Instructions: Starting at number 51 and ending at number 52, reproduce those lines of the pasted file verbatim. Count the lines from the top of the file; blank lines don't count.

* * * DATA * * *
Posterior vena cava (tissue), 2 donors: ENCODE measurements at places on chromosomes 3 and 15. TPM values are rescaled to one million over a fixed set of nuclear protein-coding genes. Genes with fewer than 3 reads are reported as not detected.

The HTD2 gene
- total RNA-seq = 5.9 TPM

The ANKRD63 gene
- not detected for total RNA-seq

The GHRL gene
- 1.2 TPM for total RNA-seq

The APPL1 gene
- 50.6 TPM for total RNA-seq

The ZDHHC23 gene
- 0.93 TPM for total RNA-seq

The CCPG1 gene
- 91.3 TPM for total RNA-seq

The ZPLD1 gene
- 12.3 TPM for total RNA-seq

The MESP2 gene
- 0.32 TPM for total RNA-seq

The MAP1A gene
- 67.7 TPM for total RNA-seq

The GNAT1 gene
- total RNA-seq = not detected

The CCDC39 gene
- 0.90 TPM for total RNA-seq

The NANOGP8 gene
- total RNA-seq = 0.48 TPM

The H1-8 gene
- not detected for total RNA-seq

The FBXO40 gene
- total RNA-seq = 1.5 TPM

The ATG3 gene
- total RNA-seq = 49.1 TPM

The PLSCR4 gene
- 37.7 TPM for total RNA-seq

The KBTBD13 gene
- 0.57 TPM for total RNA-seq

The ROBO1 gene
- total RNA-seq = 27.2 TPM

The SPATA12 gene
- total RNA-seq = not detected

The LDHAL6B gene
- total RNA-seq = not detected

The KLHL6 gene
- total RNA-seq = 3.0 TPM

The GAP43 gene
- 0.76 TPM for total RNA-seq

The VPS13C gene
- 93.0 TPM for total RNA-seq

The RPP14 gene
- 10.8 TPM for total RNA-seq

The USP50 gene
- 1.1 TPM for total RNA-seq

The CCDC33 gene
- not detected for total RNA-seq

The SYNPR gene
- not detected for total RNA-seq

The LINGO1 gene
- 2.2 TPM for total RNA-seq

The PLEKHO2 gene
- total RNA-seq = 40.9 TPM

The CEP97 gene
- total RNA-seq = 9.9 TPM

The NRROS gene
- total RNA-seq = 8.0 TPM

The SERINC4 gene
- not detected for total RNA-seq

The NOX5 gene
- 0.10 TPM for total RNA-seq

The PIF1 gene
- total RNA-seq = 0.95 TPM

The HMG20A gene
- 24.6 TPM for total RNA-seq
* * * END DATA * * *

- 1.1 TPM for total RNA-seq

The CCDC33 gene